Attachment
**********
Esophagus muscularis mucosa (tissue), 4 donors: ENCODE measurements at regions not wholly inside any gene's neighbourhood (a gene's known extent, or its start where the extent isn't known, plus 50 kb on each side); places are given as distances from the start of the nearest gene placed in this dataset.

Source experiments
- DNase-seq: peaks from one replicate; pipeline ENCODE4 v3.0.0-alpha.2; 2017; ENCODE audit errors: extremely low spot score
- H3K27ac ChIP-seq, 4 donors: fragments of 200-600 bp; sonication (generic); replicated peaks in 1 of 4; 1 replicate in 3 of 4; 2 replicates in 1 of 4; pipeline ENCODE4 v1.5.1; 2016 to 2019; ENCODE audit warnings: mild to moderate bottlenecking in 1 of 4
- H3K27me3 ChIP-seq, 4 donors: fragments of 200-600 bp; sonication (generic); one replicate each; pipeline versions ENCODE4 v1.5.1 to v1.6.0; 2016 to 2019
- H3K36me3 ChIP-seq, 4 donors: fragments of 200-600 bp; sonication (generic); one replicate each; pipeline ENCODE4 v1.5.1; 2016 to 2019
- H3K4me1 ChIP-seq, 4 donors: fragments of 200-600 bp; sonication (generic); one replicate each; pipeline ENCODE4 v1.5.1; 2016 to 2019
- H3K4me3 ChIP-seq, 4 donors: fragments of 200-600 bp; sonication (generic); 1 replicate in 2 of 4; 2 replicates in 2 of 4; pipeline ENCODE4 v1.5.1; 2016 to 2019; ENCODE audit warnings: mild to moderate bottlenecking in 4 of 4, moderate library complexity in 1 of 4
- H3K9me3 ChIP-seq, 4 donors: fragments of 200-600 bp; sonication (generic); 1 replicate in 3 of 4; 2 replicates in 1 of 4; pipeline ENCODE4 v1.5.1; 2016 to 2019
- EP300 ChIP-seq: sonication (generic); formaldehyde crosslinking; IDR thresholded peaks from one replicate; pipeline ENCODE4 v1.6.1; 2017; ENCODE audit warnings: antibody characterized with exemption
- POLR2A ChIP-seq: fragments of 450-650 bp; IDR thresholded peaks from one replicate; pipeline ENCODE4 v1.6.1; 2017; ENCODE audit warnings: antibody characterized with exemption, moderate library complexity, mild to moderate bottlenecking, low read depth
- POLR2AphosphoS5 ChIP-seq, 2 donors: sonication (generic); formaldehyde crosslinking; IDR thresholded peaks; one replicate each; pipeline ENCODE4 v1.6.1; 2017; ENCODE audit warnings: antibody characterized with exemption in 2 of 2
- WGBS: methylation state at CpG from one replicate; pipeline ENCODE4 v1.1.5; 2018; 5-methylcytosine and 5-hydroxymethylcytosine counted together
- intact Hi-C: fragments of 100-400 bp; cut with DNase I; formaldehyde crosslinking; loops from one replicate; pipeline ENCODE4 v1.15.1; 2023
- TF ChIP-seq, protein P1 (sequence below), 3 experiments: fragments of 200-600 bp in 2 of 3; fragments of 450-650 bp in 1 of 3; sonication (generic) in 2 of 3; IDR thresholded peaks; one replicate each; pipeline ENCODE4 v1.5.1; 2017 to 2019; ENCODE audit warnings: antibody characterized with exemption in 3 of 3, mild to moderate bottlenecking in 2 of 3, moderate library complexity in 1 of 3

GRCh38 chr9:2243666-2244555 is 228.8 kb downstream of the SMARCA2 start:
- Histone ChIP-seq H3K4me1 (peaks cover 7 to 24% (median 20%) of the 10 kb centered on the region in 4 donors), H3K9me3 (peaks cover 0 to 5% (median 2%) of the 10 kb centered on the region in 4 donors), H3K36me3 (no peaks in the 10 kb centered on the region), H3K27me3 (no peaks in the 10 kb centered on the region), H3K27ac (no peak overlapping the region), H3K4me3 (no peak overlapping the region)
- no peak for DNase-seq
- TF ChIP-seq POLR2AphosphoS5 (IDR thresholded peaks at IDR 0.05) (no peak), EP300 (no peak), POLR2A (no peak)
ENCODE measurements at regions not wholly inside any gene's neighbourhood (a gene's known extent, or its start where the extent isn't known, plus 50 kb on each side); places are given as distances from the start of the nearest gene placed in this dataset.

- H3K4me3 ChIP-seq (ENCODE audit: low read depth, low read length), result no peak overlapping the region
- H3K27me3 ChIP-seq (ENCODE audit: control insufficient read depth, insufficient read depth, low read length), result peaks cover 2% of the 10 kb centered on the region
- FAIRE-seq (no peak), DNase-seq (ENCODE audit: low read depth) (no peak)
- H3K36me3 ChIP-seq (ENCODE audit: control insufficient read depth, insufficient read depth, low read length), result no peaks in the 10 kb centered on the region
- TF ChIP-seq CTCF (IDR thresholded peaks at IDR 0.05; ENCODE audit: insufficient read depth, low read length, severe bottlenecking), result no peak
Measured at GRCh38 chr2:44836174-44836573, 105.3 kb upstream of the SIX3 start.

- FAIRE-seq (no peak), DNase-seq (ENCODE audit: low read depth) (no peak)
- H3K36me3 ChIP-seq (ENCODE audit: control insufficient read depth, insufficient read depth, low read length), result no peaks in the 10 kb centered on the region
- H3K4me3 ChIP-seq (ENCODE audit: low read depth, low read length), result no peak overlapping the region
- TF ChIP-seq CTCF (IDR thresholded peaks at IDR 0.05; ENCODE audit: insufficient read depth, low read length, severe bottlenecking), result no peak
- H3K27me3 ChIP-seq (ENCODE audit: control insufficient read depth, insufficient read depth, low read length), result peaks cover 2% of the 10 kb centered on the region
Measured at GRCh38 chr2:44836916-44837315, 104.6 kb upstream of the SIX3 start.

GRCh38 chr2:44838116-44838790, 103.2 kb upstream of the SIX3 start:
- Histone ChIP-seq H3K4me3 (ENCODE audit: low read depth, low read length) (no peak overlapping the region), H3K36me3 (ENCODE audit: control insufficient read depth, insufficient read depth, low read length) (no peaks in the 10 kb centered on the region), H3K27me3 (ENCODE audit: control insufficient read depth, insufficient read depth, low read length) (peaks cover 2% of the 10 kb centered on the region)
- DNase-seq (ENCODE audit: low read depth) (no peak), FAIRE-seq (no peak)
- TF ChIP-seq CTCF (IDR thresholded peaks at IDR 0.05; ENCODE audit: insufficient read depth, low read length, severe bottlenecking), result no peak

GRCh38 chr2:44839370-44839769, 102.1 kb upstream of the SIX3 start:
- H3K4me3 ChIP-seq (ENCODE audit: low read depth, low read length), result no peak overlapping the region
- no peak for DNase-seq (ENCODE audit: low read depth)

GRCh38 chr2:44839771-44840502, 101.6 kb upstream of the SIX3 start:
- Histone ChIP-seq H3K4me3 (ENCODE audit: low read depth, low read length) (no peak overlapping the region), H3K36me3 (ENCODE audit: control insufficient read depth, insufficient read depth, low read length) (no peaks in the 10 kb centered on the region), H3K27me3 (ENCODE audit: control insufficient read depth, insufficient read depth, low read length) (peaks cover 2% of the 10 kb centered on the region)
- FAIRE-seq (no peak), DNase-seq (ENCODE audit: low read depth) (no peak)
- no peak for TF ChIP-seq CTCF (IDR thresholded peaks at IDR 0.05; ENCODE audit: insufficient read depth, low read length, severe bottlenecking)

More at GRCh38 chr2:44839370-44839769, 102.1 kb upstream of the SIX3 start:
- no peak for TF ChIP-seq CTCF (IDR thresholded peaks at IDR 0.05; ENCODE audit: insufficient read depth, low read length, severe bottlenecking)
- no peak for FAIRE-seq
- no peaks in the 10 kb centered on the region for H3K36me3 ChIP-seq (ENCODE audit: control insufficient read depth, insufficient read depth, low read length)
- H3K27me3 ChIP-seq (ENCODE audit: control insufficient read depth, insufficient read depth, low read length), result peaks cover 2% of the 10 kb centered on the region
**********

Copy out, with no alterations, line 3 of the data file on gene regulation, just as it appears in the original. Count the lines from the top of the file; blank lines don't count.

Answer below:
- DNase-seq: peaks from one replicate; pipeline ENCODE4 v3.0.0-alpha.2; 2017; ENCODE audit errors: extremely low spot score